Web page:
Italy is the country that has won more foreign language films than any other in the world, 13 wins so far. The peninsula is second, after France, when it comes to nominations – 27 total, against 36 – I guess we have a better chances of winning. Unfortunately most of this Oscar gold was won when Vittorio De Sica and Federico Fellini were making movies. Today, Giuseppe Tornatore is our biggest chance of winning the coveted statue, and he did so back in 1989 with Nuovo Cinema Paradiso. Since Tornatore’s newest film, The Best Offer, doesn’t qualify as a foreign language film this year Paolo Sorrentino will represent our country with The Great Beauty (La grande bellezza).
The Great Beauty was chosen over Viva la libertà (Roberto Andò), Miele (Valeria Golino), Razza bastarda (Alessando Gassmann), Salvo (Antonio Piazza & Fabio Grassadonia), Viaggio sola (Maria Sole Tognazzi) and Midway tra la vita e la morte (John Real). Having not seen those I can’t say if that was the best move, but considering how much I enjoyed The Great Beauty I am pretty satisfied with this outcome. As I’ve mentioned in my review, Sorrentino’s film is very reminiscent of Federico Fellini’s La Dolce Vita and Toni Servillo’s performance alone is Oscar-worthy. Since La Dolce Vita was never even nominated for an Oscar and the Academy has a tendency to make up for things like this, at the very least it was a smart “political” move. Also as mentioned Fellini’s films are the ones that won Italy the most awards (La strada, Nights of Cabiria, 8½ and Amarcord).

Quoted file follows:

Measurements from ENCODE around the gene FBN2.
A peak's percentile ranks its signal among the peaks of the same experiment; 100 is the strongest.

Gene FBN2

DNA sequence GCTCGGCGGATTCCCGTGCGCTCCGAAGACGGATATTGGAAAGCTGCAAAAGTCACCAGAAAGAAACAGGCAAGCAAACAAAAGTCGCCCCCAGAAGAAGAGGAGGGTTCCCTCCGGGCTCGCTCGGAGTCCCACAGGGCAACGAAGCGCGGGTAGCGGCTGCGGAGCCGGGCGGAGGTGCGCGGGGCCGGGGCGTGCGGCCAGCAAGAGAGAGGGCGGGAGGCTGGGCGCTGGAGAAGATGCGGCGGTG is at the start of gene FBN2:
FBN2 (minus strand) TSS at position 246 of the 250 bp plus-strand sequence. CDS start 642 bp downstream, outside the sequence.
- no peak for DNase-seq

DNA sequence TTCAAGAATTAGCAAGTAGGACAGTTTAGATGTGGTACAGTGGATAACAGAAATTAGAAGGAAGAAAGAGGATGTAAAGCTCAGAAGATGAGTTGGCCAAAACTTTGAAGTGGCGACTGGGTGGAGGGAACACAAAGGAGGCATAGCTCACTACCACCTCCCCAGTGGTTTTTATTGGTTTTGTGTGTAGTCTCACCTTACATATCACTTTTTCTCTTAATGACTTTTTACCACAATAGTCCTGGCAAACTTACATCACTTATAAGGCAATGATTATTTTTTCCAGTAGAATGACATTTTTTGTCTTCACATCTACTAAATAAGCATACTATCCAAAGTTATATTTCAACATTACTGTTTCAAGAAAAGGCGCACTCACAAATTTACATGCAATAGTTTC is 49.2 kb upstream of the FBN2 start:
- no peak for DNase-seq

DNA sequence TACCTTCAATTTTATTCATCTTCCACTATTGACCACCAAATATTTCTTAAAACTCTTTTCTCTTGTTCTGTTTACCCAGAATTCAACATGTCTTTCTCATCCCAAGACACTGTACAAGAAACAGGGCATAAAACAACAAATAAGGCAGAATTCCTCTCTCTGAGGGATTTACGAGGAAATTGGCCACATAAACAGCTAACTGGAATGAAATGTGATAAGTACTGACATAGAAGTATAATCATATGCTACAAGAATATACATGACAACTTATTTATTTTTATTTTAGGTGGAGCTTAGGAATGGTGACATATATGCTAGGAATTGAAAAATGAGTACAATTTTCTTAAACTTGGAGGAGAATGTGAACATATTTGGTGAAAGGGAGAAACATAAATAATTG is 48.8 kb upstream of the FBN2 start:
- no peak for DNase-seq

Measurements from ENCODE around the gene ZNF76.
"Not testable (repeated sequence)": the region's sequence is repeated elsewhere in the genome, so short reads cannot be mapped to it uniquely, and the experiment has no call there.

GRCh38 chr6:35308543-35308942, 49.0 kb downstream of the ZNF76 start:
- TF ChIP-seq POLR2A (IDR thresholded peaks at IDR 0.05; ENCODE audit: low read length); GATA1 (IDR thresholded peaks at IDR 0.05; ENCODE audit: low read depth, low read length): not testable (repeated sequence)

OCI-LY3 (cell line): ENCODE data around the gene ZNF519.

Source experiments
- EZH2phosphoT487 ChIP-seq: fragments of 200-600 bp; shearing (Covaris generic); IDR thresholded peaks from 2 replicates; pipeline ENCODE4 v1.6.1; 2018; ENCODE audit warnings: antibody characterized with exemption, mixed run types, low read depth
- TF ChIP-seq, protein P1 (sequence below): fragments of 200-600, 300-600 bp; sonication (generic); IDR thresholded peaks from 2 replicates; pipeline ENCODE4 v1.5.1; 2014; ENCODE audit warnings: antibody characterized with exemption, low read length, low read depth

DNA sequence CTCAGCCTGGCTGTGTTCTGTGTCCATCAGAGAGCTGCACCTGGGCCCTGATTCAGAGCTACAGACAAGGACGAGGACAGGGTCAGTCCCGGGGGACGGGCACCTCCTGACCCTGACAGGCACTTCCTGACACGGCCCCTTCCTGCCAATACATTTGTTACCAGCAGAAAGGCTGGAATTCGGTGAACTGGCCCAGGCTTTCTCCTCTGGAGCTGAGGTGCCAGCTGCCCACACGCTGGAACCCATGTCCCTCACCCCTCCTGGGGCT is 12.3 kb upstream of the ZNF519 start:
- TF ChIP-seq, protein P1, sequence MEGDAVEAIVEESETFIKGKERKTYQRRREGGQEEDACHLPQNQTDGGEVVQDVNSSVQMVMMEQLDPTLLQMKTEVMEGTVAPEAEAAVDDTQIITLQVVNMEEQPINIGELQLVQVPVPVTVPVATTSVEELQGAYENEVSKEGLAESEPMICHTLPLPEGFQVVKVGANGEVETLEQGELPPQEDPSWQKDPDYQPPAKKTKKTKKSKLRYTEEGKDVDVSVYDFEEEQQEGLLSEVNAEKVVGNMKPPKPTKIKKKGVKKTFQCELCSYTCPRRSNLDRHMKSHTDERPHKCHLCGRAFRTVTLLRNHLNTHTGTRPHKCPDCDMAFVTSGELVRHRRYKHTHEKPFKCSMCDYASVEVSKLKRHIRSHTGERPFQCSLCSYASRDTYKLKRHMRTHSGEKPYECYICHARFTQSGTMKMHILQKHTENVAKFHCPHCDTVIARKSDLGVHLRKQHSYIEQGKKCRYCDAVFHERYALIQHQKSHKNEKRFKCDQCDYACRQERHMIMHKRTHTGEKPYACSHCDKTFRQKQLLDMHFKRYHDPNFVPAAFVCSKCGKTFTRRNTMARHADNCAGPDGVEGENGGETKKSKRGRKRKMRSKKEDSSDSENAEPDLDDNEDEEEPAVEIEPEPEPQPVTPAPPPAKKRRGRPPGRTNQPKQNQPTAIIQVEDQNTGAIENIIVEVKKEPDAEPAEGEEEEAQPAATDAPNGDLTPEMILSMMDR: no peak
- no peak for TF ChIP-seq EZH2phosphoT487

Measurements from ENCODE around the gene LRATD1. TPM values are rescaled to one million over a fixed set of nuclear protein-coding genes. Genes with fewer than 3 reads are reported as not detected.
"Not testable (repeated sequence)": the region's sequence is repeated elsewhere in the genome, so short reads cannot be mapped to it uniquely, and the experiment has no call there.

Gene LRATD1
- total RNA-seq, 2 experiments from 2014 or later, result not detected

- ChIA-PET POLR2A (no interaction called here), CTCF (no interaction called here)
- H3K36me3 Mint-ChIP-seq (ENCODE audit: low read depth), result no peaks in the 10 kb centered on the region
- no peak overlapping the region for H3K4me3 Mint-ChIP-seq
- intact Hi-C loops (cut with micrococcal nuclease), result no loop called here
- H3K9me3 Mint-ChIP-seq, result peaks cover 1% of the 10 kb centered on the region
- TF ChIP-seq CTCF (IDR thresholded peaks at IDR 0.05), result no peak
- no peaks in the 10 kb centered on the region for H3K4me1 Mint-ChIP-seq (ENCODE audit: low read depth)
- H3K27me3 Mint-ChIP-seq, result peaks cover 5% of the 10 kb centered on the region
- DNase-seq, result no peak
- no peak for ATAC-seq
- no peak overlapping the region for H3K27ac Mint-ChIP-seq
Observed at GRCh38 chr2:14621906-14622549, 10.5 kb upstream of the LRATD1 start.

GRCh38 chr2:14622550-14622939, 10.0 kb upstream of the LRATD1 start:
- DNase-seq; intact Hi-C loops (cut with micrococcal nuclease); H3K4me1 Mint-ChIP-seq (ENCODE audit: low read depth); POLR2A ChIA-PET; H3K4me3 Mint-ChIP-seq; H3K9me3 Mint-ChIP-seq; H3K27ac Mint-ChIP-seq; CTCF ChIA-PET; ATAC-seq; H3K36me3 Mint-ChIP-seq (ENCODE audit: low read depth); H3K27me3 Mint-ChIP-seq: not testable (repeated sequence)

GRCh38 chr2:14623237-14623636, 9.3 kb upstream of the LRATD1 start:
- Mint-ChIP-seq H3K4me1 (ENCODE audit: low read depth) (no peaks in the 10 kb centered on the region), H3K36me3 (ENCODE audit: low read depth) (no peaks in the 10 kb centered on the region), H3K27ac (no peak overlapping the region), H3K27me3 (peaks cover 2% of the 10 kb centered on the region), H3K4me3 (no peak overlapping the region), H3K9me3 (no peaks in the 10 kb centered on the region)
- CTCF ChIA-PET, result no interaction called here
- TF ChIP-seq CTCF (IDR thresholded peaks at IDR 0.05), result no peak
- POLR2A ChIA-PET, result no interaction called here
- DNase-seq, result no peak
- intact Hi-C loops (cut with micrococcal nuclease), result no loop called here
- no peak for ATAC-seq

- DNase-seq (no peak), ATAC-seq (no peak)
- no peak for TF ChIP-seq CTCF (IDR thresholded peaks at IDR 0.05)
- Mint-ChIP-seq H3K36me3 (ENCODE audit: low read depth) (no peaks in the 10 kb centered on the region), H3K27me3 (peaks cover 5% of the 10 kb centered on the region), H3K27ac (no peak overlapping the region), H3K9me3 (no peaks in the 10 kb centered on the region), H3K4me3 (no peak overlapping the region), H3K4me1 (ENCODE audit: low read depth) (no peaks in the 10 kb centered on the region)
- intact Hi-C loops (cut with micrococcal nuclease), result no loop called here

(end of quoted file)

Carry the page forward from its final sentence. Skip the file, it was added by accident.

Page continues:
Italy hasn’t been nominated for Best Foreign Language Film since 2005, when Christina Comencini’s Don’t Tell (La bestia nel cuore) was considered. As for actual wins it’s been since 1998 when Roberto Benigni’s Life is Beautiful (La vita è bella) managed to win. Like Sorrentino himself said, when asked about how he felt about the news: “It’s going to be very difficult, I know, but we’ll do anything it takes to make it to the Oscar ceremony”. As a fellow Italian, a fan of his film and someone who loves to watch the Oscars I wish him all the luck in the world and hope that the Weinstein Company doesn’t have a film they’re promoting. La Grande Bellezza will hit American theaters November 2013 and critics are already calling it “a metaphor for Italian decline”. In other words: It’s awesome, go see it!